Oedipus the King Sophocles' Play Essay

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Oedipus the King

Sophocles' play Oedipus the King is widely regarded as one of the best examples of classical Greek drama, and for good reason. Oedipus is a classically tragic figure, doomed to fulfill a deadly prophecy despite his best efforts to avoid it. However, the very thing that makes Oedipus the King the Greek tragedy par excellence is precisely what sets it apart from other tragedies, both past and present, because the play's position regarding free will and human fate is far more nuanced than one might expect based on the usual tropes of drama and tragedy. While Oedipus does fulfill all the requirements of a tragic hero, complete with the hubris that ultimately causes his fall, the play does not argue for the kind of fatalism and determinism that characterizes many dramatic plays. Instead, the Oedipus the King suggests that fate is ultimately the product of free will, rather than the controlling structure within which will is exercised, because in the end it is Oedipus' actions that determine his fate, and not an overwhelming, possibly divine force. By examining the circumstances of Oedipus' birth and abandonment, his conversation with Tiresias, and his decision to blind and banish himself, one is able to see how Oedipus' fate is not the result of an immutable determinism, but rather the almost-random dictates of free will. Ultimately, the tragedy of the play comes not from humanity's inability to escape its tragic fate, but rather humanity's apparent tendency to run headlong towards it.Buy full Download Microsoft Word File paper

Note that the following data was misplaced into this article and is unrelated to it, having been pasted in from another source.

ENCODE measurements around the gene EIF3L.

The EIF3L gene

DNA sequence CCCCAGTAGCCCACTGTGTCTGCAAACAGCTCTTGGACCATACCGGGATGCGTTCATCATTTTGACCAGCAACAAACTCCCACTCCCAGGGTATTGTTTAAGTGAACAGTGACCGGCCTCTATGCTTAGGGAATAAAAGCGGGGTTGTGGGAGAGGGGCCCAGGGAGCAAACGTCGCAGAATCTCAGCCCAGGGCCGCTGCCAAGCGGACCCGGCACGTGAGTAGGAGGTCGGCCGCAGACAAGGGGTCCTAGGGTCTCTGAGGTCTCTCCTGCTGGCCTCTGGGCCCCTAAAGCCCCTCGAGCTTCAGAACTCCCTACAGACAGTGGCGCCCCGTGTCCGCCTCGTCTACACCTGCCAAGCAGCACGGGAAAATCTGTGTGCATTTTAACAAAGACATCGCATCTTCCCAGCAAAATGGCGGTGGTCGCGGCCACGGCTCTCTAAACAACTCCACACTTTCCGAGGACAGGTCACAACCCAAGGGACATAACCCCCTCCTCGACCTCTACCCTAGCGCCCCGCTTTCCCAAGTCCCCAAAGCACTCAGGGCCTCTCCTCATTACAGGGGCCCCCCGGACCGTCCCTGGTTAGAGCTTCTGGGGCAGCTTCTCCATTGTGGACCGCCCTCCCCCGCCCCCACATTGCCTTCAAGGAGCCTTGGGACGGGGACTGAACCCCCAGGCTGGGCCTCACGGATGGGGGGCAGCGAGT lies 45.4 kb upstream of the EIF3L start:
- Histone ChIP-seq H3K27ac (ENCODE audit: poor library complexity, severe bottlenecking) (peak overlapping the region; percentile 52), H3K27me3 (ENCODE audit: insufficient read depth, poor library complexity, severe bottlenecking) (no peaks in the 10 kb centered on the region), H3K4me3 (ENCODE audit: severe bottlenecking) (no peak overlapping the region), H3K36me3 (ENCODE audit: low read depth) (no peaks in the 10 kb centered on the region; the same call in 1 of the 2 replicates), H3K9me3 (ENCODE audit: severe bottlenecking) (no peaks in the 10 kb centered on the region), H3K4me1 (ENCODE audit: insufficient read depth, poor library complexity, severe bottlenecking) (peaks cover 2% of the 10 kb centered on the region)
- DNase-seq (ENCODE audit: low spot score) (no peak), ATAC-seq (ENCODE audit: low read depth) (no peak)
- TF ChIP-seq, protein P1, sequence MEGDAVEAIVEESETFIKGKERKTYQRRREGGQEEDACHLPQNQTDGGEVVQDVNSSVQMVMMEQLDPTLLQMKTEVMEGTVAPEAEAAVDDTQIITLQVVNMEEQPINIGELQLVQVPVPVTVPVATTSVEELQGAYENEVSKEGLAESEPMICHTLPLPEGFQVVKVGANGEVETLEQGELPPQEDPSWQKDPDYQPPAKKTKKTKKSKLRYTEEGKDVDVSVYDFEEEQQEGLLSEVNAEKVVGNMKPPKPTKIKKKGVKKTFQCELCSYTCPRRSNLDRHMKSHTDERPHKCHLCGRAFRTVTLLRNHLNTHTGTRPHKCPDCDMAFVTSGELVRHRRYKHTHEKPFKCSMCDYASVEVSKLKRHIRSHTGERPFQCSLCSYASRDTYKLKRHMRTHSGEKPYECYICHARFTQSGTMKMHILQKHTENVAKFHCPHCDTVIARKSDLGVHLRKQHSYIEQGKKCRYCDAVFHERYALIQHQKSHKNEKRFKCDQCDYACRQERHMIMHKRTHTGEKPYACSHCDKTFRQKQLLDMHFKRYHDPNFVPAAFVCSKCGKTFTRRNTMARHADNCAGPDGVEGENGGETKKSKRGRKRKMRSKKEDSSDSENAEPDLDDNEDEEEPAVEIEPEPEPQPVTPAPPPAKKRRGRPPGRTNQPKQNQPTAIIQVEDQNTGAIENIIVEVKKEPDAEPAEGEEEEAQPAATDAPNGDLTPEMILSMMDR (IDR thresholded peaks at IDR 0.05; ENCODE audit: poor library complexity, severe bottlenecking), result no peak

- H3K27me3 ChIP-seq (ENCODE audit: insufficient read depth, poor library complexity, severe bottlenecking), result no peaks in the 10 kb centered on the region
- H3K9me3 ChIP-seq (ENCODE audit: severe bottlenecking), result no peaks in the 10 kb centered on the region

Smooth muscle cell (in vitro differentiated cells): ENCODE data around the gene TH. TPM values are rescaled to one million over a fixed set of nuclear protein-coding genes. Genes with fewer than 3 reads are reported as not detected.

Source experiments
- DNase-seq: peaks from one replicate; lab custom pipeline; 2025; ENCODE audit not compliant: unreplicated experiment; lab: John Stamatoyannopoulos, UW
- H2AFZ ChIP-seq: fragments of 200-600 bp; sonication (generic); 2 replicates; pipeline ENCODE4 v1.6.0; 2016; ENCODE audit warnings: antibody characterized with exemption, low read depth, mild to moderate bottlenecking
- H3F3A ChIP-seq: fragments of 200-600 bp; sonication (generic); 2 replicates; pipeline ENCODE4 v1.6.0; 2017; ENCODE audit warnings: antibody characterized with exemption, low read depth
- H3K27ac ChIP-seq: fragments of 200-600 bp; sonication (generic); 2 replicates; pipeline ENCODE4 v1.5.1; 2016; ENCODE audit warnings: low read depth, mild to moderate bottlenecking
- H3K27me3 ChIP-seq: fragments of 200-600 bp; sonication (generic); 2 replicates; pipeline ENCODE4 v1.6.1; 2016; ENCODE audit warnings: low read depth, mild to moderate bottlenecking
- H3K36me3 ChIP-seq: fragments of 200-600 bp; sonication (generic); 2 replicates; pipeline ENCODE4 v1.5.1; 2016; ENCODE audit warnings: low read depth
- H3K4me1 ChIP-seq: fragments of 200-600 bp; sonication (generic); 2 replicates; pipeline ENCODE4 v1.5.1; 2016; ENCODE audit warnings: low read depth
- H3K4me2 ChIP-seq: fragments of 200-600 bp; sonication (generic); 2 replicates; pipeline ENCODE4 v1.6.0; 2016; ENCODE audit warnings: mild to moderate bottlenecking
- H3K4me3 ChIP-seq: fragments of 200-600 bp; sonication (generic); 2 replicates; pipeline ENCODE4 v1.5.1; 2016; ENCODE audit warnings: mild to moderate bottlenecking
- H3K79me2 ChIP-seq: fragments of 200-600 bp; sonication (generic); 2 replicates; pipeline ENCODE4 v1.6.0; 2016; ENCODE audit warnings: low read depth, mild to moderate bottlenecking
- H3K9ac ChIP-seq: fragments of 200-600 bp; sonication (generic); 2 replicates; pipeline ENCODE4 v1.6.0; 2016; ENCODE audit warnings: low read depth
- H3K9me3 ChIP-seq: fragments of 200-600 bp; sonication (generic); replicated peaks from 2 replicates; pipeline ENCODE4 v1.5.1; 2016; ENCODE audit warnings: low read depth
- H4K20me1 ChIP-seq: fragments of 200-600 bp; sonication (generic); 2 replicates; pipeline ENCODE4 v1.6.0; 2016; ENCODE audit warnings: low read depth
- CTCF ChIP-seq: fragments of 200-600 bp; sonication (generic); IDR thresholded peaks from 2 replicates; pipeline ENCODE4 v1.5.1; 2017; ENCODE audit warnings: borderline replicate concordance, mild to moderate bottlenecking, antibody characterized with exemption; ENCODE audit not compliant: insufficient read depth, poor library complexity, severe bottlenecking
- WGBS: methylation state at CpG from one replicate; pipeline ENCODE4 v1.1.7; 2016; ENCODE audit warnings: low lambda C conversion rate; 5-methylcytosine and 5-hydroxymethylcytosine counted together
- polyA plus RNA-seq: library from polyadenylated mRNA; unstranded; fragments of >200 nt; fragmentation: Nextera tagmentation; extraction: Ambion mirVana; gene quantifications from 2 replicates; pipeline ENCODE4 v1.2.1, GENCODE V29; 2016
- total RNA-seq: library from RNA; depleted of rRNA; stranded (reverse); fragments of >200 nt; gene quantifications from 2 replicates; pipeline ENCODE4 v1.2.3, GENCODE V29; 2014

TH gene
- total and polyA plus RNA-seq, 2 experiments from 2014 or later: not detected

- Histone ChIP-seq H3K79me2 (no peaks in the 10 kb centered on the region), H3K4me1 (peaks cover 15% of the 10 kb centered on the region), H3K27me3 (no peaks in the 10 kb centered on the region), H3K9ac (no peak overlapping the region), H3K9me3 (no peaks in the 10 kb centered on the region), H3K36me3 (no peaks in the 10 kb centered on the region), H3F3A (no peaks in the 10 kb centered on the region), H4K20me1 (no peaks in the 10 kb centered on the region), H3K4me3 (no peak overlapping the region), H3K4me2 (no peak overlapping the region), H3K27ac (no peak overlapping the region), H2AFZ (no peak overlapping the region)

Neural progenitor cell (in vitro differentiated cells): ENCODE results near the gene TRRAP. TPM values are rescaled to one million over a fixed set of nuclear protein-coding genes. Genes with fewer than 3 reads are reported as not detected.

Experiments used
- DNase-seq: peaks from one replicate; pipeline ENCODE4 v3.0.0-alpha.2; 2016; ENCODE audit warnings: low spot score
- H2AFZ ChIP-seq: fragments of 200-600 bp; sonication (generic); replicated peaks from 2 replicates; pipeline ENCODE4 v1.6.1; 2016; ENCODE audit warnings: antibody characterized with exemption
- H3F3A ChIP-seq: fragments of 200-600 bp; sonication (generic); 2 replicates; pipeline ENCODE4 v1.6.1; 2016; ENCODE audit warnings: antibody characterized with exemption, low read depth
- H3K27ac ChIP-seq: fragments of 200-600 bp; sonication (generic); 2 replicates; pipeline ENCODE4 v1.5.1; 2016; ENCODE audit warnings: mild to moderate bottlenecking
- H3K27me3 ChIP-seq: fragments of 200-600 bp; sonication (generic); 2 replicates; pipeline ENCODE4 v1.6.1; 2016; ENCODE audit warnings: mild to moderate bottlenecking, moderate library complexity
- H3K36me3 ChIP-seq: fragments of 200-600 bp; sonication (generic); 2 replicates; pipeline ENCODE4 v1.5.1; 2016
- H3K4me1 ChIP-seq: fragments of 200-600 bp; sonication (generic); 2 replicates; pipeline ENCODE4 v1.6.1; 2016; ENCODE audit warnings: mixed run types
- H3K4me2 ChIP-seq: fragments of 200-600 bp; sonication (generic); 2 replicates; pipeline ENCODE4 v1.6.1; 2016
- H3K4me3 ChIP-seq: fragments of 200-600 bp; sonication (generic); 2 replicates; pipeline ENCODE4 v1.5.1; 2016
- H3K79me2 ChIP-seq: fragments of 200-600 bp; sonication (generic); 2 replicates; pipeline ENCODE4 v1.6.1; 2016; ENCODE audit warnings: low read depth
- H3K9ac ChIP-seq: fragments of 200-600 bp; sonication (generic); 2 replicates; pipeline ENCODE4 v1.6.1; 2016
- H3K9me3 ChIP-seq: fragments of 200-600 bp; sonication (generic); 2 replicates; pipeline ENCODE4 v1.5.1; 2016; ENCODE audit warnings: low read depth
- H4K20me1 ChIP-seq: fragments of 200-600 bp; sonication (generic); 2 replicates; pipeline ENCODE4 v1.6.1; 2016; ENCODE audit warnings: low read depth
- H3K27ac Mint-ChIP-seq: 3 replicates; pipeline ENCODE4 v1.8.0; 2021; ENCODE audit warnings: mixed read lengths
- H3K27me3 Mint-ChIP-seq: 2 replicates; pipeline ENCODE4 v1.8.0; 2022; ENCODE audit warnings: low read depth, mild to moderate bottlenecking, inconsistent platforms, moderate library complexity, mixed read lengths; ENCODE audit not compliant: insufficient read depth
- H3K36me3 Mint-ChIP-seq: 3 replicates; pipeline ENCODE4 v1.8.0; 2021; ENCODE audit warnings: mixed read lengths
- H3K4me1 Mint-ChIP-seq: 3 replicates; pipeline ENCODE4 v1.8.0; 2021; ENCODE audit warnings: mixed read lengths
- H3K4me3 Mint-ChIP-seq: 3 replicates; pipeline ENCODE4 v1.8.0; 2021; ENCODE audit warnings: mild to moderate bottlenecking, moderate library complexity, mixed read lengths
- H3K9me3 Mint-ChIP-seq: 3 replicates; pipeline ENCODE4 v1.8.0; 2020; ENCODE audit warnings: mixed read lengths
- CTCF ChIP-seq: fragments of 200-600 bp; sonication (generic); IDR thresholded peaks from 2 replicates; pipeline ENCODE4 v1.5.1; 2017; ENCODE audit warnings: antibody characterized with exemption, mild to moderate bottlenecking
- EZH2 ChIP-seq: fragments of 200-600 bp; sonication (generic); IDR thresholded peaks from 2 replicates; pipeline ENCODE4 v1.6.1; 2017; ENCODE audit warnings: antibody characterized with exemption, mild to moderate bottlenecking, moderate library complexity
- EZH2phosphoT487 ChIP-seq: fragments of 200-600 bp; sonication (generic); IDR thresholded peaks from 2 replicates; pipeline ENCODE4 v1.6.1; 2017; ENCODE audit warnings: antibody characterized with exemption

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Essay on Oedipus the King Sophocles' Play Oedipus the Assignment

Before examining Oedipus' story in detail, it is necessary to first account for the seemingly supernatural elements of the play. Obviously, it appears difficult to argue that some kind of supernatural fate does not rule in the universe of Oedipus the King, because the story relies heavily on oracles, prophecies, a seemingly supernatural plague, and even a magical creature in the form of the Sphinx. However, one need not accept the presence of a divine (for lack of a better word) fate in order to account for these features, because they can actually help reinforce the argument that fate is ultimately the product of free will.

Firstly, the magical Sphinx need not diminish the importance of free will, because a fantastic creature can exist independent of a larger supernatural hierarchy. Furthermore, while it is implied that the plague is a result of Oedipus' killing of Laius and marrying of Jocasta, plagues can quite obviously occur for natural reasons, and in fact, history has shown that human beings tend to attribute plagues to supernatural retribution, even when they are really caused by mundane factors such as poor hygiene, contaminated water, or any other number of completely natural reasons. Finally, the oracles themselves can even be regarded as relatively "natural" actors, because even though they appear to have supernatural knowledge of the future and past, in reality they are basing their predictions on naturally available knowledge, and the veracity of their predictions only comes true when individuals choose to act on them. For example, the Oracle of Delphi's prediction that Oedipus will murder his father and marry his mother has no import until Oedipus acts on it, and furthermore, because Oedipus goes to the Oracle in order to determine his true parentage, the Oracle's response is no more supernatural or mystical as a telephone psychic performing a cold reading of a client (Sophocles vii).

However, perhaps the best demonstration of how the play uses seemingly supernatural elements in order to ultimately reinforce the primacy of free will and human action comes when Oedipus consults the blind prophet Tiresias, because Tiresias actually mocks the notion that people can effectively predict the future. Firstly, Tiresias is portrayed as a mystical visionary, but based on his age and station it seems reasonable to presume that he could have discovered the truth about Oedipus' birth without any supernatural means; after all, the shepherd who rescued him survived, and Oedipus himself heard rumors that Polybus and Merope were not his real parents (Sophocles vii, 27). Thus, his reluctance to reveal what he knows to Oedipus need not come from any supernatural… [END OF PREVIEW] . . . READ MORE

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